CSPD Cops won’t use virtual reality training after all

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Officers of the Colorado Springs Police Department won’t use virtual reality to train for encounters with the public after all.

The Indy reported last summer the city had posted a request for proposals (RFP) for a VR training program for de-escalation measures.

But now, that program is out the window.

“We are not going to award a contract from this solicitation,” Alyssa Mendelsohn in the city’s procurement office tells the Indy via email. “We are currently working with the Grant funding agency to revise the scope and develop an alternate training program.”

The training is to be funded by the Department of Justice Community Orientated Policing Services (COPS) Office, she says.

Mendelsohn reports that CSPD’s grant manager is reviewing options with the COPS office “to determine the best options for rescoping this project.”

The grant manager is Mark Smith, who says in an email, “We’re still putting together the details of our scope change request, but it will likely not involve VR.

“Instead,” he adds, “it will probably be some type of in-person, de-escalation scenario training based on the Police Executive Research Forum’s Integrating Communications, Assessment, and Tactics (ICAT) curriculum. CSPD officers underwent initial ICAT training in 2021, and this would be a continuation of that training. The training would be facilitated by CSPD trainers in conjunction with an outside vendor(s).”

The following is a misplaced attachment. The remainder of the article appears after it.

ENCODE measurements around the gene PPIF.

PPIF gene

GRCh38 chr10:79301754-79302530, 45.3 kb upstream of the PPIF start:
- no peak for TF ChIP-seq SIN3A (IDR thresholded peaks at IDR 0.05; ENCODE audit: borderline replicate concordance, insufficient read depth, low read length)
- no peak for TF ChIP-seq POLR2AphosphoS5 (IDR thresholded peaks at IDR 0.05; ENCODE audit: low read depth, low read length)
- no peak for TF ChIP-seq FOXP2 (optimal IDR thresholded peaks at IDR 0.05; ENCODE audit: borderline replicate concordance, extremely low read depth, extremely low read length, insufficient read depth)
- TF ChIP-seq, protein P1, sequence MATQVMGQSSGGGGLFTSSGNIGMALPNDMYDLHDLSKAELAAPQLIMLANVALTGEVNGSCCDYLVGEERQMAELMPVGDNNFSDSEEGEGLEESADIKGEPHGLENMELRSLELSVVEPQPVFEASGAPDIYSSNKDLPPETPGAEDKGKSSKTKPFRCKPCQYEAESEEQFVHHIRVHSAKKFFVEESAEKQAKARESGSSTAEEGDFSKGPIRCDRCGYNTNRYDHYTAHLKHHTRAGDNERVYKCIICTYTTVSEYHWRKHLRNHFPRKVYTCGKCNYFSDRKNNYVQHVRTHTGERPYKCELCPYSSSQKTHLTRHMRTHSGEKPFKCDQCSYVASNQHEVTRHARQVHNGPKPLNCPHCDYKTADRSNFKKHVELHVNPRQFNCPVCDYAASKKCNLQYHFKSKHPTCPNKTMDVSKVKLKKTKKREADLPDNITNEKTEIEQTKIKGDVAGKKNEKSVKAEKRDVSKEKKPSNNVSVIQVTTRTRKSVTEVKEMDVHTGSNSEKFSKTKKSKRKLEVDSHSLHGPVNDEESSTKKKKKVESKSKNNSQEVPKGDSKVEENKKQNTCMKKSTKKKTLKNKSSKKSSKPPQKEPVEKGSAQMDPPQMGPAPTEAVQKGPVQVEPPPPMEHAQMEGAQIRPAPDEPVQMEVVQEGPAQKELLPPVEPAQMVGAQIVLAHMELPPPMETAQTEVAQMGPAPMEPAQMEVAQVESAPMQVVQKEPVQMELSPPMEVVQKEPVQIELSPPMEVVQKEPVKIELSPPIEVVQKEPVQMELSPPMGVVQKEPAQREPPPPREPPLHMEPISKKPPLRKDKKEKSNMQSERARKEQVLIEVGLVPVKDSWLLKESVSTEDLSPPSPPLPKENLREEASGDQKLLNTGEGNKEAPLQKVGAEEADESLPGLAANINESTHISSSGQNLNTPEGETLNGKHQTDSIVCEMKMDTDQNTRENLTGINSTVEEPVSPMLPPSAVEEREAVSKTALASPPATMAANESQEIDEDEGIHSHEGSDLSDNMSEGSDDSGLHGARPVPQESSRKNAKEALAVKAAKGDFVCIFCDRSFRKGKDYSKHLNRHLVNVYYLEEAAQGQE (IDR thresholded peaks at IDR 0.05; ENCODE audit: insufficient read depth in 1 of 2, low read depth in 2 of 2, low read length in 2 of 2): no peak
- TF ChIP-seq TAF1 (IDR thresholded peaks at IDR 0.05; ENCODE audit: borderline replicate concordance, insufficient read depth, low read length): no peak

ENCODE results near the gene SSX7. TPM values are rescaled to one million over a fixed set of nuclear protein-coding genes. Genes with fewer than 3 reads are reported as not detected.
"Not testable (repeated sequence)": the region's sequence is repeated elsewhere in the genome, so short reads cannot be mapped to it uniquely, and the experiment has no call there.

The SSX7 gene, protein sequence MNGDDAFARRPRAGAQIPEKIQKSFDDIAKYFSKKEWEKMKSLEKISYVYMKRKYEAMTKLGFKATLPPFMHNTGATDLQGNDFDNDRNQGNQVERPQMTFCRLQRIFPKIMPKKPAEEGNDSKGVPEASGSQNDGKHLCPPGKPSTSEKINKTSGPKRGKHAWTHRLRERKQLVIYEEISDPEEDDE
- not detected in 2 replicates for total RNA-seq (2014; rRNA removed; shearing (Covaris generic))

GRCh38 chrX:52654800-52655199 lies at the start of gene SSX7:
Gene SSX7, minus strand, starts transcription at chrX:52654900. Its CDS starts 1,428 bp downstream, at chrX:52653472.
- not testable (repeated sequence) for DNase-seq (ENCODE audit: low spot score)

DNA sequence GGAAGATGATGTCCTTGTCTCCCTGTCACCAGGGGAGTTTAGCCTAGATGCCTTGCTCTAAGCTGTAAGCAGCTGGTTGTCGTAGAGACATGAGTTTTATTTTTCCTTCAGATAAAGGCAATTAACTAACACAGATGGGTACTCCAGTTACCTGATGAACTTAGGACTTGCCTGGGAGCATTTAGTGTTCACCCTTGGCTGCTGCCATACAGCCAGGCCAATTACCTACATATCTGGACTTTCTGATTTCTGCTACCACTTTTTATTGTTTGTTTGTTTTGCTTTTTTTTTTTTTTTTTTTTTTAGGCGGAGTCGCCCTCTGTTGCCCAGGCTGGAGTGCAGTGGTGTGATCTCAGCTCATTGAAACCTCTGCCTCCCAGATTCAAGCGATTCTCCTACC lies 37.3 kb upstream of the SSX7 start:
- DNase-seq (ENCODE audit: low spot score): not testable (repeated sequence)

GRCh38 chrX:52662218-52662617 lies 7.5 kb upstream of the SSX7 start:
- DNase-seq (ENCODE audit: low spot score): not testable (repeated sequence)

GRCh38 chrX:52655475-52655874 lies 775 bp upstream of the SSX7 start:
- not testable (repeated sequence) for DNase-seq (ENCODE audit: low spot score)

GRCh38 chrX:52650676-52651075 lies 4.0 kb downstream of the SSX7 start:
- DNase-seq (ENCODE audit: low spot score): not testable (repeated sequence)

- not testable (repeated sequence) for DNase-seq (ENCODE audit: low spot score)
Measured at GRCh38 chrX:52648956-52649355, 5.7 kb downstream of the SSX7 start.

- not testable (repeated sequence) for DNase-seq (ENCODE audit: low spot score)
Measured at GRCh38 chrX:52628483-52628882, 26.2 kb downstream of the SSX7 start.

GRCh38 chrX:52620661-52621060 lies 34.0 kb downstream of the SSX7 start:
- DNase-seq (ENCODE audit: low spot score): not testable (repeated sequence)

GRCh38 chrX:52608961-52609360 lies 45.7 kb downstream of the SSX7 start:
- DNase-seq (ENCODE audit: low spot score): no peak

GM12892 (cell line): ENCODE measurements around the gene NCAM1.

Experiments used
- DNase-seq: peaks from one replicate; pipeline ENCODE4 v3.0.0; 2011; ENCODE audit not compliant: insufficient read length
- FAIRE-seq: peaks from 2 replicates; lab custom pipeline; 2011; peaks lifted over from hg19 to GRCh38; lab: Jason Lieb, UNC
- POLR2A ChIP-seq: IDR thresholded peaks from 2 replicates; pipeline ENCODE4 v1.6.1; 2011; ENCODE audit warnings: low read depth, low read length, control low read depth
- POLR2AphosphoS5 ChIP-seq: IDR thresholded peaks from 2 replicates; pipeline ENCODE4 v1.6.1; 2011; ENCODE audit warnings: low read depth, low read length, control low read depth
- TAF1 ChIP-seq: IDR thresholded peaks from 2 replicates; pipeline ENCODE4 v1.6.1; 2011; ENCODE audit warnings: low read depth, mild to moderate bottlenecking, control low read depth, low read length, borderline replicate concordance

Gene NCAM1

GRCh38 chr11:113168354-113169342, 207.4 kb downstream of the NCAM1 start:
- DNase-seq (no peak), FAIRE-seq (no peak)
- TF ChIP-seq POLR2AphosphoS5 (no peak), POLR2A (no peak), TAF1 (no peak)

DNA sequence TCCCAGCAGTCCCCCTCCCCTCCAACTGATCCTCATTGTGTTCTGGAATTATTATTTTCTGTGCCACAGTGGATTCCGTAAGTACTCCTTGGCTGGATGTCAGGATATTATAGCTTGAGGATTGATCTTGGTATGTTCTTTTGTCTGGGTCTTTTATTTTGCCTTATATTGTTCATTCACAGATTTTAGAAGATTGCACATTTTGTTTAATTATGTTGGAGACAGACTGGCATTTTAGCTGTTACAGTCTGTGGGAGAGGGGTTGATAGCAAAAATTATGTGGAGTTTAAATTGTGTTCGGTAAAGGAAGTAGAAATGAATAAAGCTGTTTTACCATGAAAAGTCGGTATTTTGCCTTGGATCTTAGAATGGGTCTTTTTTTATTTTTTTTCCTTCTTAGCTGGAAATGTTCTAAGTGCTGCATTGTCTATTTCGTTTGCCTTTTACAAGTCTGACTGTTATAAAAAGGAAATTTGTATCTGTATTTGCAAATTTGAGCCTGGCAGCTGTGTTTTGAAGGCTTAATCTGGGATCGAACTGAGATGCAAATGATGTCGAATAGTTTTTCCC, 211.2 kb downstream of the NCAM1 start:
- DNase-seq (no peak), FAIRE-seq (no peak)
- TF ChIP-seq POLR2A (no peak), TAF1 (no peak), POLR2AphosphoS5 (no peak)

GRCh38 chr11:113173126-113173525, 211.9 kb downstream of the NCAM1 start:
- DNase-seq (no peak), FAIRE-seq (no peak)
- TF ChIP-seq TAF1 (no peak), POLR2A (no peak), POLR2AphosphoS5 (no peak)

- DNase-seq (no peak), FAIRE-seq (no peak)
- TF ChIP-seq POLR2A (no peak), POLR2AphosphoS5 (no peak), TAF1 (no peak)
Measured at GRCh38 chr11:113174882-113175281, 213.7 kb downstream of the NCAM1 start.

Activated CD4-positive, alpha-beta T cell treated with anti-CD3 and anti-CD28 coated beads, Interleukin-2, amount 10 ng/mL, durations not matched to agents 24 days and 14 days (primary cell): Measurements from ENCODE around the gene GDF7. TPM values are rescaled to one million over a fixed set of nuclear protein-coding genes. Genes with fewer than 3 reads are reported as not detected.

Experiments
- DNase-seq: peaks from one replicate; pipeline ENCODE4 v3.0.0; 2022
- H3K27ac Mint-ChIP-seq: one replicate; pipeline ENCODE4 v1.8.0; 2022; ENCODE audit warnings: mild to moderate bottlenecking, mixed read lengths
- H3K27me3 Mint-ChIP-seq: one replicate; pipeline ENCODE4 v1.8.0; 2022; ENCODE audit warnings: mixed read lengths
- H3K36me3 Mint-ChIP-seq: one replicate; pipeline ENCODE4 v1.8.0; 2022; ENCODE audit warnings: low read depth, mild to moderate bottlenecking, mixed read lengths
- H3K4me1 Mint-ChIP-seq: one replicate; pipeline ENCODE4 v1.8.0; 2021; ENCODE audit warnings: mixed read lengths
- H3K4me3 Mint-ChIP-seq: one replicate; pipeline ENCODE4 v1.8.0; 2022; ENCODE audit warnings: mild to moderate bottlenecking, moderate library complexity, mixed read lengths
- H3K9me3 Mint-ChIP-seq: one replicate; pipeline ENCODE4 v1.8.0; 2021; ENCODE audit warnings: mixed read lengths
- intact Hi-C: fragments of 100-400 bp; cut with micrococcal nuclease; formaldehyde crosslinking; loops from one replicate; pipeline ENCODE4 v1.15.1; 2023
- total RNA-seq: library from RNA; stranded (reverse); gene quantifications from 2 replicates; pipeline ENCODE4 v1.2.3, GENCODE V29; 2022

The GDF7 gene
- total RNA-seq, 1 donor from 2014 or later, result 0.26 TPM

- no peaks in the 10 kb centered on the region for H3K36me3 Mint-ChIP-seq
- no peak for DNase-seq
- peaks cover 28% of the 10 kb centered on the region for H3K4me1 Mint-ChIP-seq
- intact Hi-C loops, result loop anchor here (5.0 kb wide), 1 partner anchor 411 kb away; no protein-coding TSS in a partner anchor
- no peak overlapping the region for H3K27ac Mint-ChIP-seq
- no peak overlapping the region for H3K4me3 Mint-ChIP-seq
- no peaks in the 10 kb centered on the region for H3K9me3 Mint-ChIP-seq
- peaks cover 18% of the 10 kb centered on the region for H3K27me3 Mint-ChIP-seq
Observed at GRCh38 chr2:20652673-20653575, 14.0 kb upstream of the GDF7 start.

That approach, however, would be subject to approval by the COPS Office, which had designated $200,000 for the training program.

The original concept would have allowed officers to “experience real-world training through virtual environments” several times a week, according to the RFP posting.

The training, however it’s carried out, is supposed to address a key finding in the Assessment of Colorado Springs Police Department Use of Force study produced by Transparency Matters consulting group and presented to the community last April.

The study concluded that resistance shown to officers “is one of the biggest indicators of use of force,” consultant Robin Engel, one of the researchers, told City Council during a June 20 briefing on the study.

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